1/ The District incorrectly specified subsection (a) of Rule 59 upon which it was relying for its motion. Fed. R. Civ. P. 59(a) provides for a new trial, but it is inapplicable to this case, because the judgment challenged was not the result of a trial. Rule 59(e) allows a movant to seek to "alter or amend the judgment" (relief that includes vacating a judgment). SeeRichardson v. National R.R. Passenger Corp., 49 F.3d 760, 763 n.2 (D.C. Cir. 1995). Accordingly, the District's motion to amend and vacate should be considered a Rule 59(e) motion, instead of a Rule 59(a) motion.
2/ Moreover, in 1995, a DOJ audit of the District's 9-1-1 system showed that the District's 9-1-1 system was unable to answer TDD calls because either the system was incapable of querying silent open lines at each answering position to determine if the call was a TDD call or else the District's call-takers failed to do so. U.S. Statement of Facts at ¶ 31.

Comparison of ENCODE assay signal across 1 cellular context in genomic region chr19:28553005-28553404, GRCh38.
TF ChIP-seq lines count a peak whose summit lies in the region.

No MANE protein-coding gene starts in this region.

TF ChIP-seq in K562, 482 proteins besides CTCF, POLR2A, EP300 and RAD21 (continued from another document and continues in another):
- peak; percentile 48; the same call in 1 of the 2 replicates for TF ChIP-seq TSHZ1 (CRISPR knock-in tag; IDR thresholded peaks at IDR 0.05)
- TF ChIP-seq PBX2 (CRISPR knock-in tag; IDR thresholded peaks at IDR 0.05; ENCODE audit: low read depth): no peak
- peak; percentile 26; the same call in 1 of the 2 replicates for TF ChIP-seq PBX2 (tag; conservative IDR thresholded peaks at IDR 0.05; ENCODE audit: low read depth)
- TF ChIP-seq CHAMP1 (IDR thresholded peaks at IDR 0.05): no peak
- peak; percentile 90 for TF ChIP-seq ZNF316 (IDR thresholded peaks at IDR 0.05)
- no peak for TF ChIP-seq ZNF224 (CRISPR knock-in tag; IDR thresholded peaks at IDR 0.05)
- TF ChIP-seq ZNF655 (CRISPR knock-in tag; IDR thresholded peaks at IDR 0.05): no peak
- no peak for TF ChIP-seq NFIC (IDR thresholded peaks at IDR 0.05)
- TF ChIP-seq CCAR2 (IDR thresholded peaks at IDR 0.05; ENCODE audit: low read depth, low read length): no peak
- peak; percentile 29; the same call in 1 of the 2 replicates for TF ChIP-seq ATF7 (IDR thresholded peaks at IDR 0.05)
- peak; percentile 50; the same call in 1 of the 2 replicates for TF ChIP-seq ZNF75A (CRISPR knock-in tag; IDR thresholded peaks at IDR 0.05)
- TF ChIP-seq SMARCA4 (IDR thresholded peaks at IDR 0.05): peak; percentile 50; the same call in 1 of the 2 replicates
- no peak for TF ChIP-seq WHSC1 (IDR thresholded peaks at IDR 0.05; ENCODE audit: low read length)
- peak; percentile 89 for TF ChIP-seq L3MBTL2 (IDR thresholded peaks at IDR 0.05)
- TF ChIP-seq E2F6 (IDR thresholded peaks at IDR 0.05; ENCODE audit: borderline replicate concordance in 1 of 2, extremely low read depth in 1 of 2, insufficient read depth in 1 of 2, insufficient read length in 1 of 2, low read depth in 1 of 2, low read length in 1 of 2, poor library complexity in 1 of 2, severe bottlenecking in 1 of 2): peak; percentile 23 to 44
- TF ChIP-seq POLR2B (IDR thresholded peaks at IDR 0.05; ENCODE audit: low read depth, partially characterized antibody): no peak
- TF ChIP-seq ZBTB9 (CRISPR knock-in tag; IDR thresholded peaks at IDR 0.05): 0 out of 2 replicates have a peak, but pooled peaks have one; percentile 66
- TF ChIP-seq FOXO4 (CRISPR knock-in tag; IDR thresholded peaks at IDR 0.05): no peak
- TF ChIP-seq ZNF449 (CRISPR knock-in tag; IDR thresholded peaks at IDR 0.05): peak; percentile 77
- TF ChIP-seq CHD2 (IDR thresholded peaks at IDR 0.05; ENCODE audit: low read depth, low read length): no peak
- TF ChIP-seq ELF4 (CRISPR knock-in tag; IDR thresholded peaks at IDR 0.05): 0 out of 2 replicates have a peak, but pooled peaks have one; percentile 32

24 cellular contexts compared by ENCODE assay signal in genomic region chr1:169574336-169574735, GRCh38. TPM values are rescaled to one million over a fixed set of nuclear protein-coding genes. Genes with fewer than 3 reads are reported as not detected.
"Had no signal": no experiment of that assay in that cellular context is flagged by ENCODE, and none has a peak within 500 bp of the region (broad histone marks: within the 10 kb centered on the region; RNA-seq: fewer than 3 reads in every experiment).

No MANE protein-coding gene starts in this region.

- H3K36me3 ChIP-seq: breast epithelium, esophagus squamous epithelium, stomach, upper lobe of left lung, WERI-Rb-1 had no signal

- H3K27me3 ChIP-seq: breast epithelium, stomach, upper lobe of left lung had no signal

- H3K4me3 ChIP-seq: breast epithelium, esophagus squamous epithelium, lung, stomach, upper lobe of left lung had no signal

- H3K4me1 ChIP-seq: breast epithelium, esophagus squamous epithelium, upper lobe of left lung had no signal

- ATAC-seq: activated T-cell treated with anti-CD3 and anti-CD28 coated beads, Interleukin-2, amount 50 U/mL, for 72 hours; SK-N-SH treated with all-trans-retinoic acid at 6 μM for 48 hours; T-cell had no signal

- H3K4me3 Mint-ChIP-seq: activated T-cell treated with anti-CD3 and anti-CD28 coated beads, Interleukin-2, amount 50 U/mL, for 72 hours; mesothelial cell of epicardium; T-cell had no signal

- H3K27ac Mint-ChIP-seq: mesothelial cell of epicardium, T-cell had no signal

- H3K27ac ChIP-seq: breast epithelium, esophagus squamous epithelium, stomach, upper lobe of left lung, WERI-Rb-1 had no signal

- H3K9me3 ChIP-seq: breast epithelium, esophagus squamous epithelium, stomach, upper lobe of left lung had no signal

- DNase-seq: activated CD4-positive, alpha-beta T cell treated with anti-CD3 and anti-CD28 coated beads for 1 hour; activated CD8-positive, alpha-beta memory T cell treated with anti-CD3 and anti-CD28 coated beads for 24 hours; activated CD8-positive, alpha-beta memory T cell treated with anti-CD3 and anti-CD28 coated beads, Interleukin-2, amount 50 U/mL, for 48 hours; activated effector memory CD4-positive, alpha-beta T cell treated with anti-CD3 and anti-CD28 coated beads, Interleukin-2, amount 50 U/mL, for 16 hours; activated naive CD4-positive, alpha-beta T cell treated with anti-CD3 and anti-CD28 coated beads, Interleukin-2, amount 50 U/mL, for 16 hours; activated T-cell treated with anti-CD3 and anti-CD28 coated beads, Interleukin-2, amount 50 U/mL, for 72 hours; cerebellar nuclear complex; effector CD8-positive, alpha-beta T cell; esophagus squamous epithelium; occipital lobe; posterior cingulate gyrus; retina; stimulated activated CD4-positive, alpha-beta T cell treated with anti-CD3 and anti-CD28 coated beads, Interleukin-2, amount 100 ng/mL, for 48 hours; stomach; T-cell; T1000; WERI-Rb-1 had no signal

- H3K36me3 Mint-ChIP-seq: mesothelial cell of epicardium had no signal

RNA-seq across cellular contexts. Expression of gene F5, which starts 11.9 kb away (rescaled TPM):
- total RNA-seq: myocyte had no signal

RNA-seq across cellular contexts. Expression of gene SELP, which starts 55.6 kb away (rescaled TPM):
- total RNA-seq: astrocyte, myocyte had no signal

3/ Even if plaintiffs and the United States were required to prove intentional discrimination, they have plainly done so. The District's deliberate indifference to the inaccessibility of its 9-1-1 system from 1994 until this Court entered its TRO plainly constitutes intentional discrimination.
4/ The District suggests that plaintiffs and the United States are attempting to impermissibly broaden this suit by including
9-1-1 access to services provided by the District's Metropolitan Fire Department, such as emergency medical services. However, Plaintiff Owens' call to the District's 9-1-1 system was a call seeking emergency medical assistance. Thus, such services are plainly within the purview of plaintiffs' and the United States' complaints.
5/ In enacting the Americans with Disabilities Act, Congress sought to "provide a clear and comprehensive national mandate for the elimination of discrimination against individuals with disabilities." 42 U.S.C. § 12101(b)(1); Swanks v. Washington Metropolitan Area Transit Auth., 116 F.3d 582, 584 (D.C. Cir. 1997). The regulation implementing the ADA, inter alia, mandates that the services provided by public entities to persons with disabilities be "as effective" in affording equal opportunity to obtain the same result, to gain the same benefit, or to reach the same level of achievement as those provided to others. 28 C.F.R. § 35.130(b)(iii). Access to 9-1-1 telephone services for individuals who use TDD's must be "direct." Id. at § 35.162.